Even then there are many common sense things you can do to keep yourself safe. Always wear your seat belt and avoid drinking and driving. Familiarize yourself with the country’s traffic rules. Be very careful while crossing intersections since many drivers ignore traffic signals.

I find it funny that no one has ever expressed traffic as their fear for traveling. Above everything else, this should be your biggest safety concern while abroad. You should always be aware of the other things listed here, but they aren’t as likely to hurt you as a traffic accident is.

If there is one thing you should take away from all this it is that common sense should be your guide. If you have enough of it to keep you safe at home, you have enough of it to keep you safe while traveling. You shouldn’t let anything get between you and traveling the world. Not even irrational fears.
photo credit: mrhayata

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  1. Steven Fekete says:

    Starting in July my soon-to-be wife and I will be leaving for a 3 to 5 month backpacking honeymoon through Europe. This is, obviously, a very involved trip and neither of us has traveled this extensively before. The trip will consist of us carrying all of our belongings with us in backpacks and staying in Hostels or camping. It has been interesting to see the fear-mongering that has begun in the people around us. People taking advantage of backpackers, people cutting open backpacks and stealing your stuff while your walking down the street, mugging backpackers. It, for the most part, hasn’t really caused much fear in us. It will be interesting, however, to be over there and see what life really is like.

    Do you have any experience with this sort of thing?

    • Hi Steven,

      Yeah, I’ve backpacked all over the world. Several years ago I took several months off to backpack through Asia. I heard a lot of people tell me about the dangers too, but for the most part it was overblown.

      Can something bad happen to you? Of course. No place is 100% safe. The fact is that you can get mugged or have something stolen here at home too, but you don’t hear people constantly warning you about those dangers.

      As far as Europe is concerned, I’ve only so far been to Ireland, but I’m actually heading to England and France next month. I’ve heard a lot of travelers talk about the hostels and camps there and it all seems pretty safe.

      Listen to your gut and use some common sense, it will be unlikely that something bad will happen to you. If something or someone seems a little shady, it’s probably best to stay away. Also frequently check the consular section of your embassy on the internet to get updates on potential travel dangers.

      You might also consider using a Pac-safe. It’s basically a chain link webbed bag that goes over your backpack that helps prevent theft. I used them on my first backpacking trip and it put my mind at ease. If that’s something you’re interested in, you can buy them online.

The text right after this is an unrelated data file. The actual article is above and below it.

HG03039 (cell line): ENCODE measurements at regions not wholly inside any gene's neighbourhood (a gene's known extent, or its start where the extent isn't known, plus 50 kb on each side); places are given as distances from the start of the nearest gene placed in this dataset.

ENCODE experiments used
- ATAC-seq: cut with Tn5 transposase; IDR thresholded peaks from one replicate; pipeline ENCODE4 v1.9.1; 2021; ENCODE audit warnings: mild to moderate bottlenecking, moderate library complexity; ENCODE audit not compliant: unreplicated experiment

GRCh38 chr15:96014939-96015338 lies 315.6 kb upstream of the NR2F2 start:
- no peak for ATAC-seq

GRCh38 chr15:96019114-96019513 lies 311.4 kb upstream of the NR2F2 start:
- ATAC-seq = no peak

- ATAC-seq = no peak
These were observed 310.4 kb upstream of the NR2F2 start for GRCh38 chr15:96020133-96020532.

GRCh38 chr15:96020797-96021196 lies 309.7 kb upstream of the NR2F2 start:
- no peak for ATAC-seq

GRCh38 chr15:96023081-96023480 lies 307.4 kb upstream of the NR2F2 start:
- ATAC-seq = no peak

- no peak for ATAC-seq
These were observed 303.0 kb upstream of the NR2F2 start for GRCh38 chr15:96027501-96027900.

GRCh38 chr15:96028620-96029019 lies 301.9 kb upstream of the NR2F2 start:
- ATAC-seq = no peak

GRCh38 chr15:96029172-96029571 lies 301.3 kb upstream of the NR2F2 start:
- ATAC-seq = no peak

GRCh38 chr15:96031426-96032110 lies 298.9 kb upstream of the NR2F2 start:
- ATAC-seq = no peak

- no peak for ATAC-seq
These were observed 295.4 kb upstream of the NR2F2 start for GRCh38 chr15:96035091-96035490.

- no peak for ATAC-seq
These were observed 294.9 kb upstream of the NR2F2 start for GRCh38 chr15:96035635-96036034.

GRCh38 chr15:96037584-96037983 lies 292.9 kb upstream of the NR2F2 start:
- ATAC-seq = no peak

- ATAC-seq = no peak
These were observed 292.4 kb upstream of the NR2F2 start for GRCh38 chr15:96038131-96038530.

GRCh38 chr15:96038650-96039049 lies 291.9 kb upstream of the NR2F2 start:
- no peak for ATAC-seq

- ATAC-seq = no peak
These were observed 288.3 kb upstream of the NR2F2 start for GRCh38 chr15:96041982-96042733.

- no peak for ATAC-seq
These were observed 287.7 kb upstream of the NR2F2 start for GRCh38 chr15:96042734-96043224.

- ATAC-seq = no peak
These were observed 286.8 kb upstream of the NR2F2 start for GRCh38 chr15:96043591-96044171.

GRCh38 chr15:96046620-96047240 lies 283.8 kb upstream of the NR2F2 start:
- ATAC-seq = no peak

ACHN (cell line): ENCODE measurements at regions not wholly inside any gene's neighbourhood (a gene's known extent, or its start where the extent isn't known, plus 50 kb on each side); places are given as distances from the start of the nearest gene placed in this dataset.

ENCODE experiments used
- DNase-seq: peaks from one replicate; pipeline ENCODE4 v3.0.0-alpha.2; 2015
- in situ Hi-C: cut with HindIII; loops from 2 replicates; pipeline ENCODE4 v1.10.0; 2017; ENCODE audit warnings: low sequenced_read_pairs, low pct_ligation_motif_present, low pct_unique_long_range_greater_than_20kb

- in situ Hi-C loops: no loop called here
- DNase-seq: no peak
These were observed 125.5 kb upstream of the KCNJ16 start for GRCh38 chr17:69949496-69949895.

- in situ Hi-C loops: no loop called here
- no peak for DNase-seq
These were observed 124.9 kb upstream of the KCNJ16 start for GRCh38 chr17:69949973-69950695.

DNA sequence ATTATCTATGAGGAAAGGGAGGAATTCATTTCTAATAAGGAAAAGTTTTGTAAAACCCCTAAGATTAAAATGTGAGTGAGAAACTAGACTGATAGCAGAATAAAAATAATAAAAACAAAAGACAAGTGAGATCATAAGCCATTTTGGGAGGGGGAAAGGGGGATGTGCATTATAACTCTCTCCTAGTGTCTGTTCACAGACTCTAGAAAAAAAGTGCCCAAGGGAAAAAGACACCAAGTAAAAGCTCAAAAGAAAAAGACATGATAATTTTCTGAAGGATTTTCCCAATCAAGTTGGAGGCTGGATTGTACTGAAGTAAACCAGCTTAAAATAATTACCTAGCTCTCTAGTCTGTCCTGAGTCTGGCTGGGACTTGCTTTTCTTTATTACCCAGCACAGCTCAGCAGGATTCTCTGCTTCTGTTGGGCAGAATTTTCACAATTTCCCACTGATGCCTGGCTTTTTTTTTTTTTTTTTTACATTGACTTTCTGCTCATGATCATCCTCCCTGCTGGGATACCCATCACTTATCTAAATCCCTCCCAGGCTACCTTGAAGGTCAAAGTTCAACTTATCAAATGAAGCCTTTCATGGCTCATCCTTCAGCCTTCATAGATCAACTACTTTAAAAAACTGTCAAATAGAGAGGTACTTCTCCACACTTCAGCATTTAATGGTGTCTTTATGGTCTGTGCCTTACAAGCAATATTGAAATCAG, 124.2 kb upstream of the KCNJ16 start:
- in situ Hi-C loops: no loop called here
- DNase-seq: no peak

2. Hey Steve,

    I’ve had a lot of conversations like this, myself. I find that people will come up with all kinds of reasons to avoid traveling, but what it usually really comes down to is that they are afraid that they won’t be able to handle it. They won’t speak the language, they don’t understand that it’s not really that hard to communicate and get the basics in foreign countries, etc. It’s a huge unknown and that scares them. The other reasons are usually just excuses.

    The wonderful thing is that if someone like that does end up traveling and manages to keep an open mind (and doesn’t ruin the whole thing with constant negative expectations), they will realize that it’s not nearly as hard as they thought it would be and THAT often gives them the confidence to tackle other fears in their lives. Suddenly, nothing seems as overwhelming. They realize that they may have blown the risks of other endeavors out of proportion, too. After all, if they can backpack through Africa, what else can they do?

    That said, you can’t push people into traveling if they’re not ready. They’ll just complain the whole time and will attract negative experiences to themselves.

    I love to travel myself. I generally feel safe, but I do take precautions. I may cover my blonde hair in some areas to avoid the hassle, may not go out at night by myself and of course, I never carry a lot of cash or my passport, etc. These are traveling basics and just plain common sense. I’ve never had a seriously bad experience. I’ve gotten ill and had to go to the emergency room in France. It was actually eye-opening in terms of health care standards. I’ve mastered the art of point and grunt communication and found that a humble demeanor and a smile will get you very far. The world is such a beautiful, diverse and amazing place. I’m grateful that I’m not too afraid to explore it. :)